Disclaimer: The camera Roger took this picture with is so small that it fits in an Altoids tin and slips in his pocket. We're pretty sure that if the camera is that small it isn't too distracting to take pictures while church meetings are in progress. Of course there was the time Roger took a picture of his sister Carol giving a talk and he forgot to turn the flash off . . .

Despite the fact that Jack folded his talk into a paper airplane while he was sitting in the front waiting his turn, he did a fabulous job delivering it in Primary last Sunday (Primary is the name for our church's Sunday school program for children ages 3-12). Jack is very good at speaking clearly and pacing himself well when he's giving talks.

Jack's assigned topic was how we can learn from people who set good examples in scripture stories. While we were preparing his talk, I asked Jack what his favorite scripture stories are. He said he liked the battle stories the best. There are a lot of battle stories in The Book of Mormon, especially in the book of Alma which is where Jack and I are in our reading together.

Scriptures are sure full of gory, sordid stories. I've always wondered why, and am now convinced that they are there in part to suck people in. If you can suck people in with a sensational story, maybe you have a chance of teaching them important principles, like "love one another" or "it's all bigger than this life on earth and you can have hope that it'll all be good, even after the darkest days."

Anyway, I sort of pulled a fast one on Jack. One of my favorite scripture stories is about a group of people who, when they learned about God and Christ and began to believe, decided to bury all of their weapons and never wage war against anyone again. So, weapons were involved, but I slipped a sound message of peace into his talk.

A memorable Jack story from the past: A couple of years ago Jack's assigned topic was on choosing the right. When we wrote the talk we included examples from our lives about the consequences we face when we make choices that aren't so good. Like how we might be grounded from friends if we don't get a job done. When Jack was giving his talk and got to that part, he happened to look up and caught a glimpse of Roger sitting in the back row. Jack stopped, pointed an accusing finger at his dad and said, "You! You're the one who does that to me!" Every grownup in the room just lost it.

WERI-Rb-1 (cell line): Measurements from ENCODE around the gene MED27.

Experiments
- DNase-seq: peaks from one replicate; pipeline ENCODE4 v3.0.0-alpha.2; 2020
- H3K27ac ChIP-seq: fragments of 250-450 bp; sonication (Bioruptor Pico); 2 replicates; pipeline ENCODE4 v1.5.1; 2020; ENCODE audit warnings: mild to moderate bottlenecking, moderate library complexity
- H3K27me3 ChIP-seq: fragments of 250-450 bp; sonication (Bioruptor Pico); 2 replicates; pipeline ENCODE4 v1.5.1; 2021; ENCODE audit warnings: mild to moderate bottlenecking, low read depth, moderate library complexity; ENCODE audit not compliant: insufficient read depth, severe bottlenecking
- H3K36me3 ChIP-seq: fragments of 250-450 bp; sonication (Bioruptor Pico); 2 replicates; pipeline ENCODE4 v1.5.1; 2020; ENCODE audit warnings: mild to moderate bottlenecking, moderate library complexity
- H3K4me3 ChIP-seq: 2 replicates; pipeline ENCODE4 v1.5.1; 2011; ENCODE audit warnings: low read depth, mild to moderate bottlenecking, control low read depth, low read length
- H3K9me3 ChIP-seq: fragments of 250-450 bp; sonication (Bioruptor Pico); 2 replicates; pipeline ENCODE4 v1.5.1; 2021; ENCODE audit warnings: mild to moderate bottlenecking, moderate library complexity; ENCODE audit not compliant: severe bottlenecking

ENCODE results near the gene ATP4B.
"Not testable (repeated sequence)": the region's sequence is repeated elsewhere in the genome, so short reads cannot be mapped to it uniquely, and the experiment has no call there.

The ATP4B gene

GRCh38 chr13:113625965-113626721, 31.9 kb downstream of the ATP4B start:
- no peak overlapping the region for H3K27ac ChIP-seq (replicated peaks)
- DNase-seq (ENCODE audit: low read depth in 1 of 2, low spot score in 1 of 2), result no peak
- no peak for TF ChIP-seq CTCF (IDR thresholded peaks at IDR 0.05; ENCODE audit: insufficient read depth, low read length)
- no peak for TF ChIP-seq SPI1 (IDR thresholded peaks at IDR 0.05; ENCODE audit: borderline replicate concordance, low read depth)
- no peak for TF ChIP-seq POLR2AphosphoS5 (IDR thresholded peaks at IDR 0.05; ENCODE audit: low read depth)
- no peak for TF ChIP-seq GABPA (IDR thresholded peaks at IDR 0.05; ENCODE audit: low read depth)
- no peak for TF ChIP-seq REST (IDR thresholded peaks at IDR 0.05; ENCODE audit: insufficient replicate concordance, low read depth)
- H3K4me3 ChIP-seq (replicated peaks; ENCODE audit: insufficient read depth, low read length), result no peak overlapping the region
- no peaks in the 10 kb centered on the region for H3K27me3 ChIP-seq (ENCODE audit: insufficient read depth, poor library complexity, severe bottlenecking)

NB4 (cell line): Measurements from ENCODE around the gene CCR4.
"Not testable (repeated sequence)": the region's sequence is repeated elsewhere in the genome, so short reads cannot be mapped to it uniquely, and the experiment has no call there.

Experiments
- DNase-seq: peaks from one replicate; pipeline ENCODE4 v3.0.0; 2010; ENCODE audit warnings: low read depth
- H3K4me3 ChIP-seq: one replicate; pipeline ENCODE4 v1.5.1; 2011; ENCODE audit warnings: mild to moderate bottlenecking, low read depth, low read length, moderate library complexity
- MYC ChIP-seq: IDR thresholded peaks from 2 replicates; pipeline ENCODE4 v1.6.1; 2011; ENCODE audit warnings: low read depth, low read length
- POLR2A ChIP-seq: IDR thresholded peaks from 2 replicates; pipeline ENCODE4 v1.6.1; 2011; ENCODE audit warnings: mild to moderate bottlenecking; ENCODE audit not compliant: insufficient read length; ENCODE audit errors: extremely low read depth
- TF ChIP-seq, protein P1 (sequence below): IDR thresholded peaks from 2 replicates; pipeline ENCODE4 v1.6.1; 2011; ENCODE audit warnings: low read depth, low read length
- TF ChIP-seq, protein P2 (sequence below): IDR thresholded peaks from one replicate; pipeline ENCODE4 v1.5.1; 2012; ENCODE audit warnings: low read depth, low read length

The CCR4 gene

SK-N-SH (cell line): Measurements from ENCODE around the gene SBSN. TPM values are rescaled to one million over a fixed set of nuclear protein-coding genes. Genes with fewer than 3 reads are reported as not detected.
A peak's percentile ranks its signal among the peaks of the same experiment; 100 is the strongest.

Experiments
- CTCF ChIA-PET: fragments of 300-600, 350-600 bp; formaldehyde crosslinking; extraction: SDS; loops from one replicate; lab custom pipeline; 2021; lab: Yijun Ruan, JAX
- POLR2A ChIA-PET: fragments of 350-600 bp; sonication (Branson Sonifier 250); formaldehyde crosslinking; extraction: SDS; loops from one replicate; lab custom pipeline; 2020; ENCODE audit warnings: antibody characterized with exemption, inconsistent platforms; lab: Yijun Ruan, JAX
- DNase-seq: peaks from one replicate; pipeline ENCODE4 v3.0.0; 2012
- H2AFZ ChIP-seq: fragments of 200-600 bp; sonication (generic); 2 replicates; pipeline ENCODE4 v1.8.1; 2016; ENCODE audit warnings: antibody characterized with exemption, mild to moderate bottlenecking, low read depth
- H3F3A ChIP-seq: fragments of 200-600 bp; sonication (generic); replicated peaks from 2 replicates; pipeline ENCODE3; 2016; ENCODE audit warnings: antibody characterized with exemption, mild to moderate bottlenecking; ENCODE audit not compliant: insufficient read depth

Saturday, September 02, 2006

Brand New Office

I'm blogging at this moment from my brand new office in our basement! For a basement office, it is exceptionally bright and happy and inspirational.

Lime green walls, crisp white trim and crisp white furniture, a few red accents here and there and a bit of black. Lots of bookshelves and file drawers to help get me organized. And a fabulously clear desk space to spread things out on.

I'm in heaven and starting to find some ground under my feet all at the same time. I hope I get lots of wonderful projects done in here!

Friday, September 01, 2006

Luncheons, Teas and Little Women

In between painting sessions, I've been living a very pretty life this week.

On Wednesday I went to book club at Virlie's house and she had put together a full-blown tea party in her backyard, complete with daintily arranged tarts and a collection of her mom's antique tea cups. Perfect weather, good friends, great discussion about books and about life.

On Thursday I went out to lunch with Linda, Shelley and Lisa. After lunch we stopped in at the Flower Basket, owned by Lisa's cousin, to check out their gift boutique. Lots of fun, eclectic, European things. Then we went to give Shelley a tour of Lisa's new house--craftsman style with lots of dormer windows and cozy nooks and pedestal sinks. They even have a secret staircase to the attic hidden behind a built-in bookshelf!

As a backdrop to it all, I've been re-reading one of my all-time favorite classics, Little Women by Louisa May Alcott (which we discussed at book club along with March by Geraldine Brooks, one of my very favorite contemporary novels). It's actually the first time I've ever read Little Women as an adult and it's felt good to hang out with my spirited old friends.

I grew up a town away from Concord, where Louisa May Alcott lived the longest, in an old house that existed when she was alive. I must have read the biography we had of her a dozen times, imagining that she surely knew the people who lived in my house and called on them at least once or twice and breathed the air within our walls.

I know I'd have invited her over for tea! Can you imagine the conversation we'd have?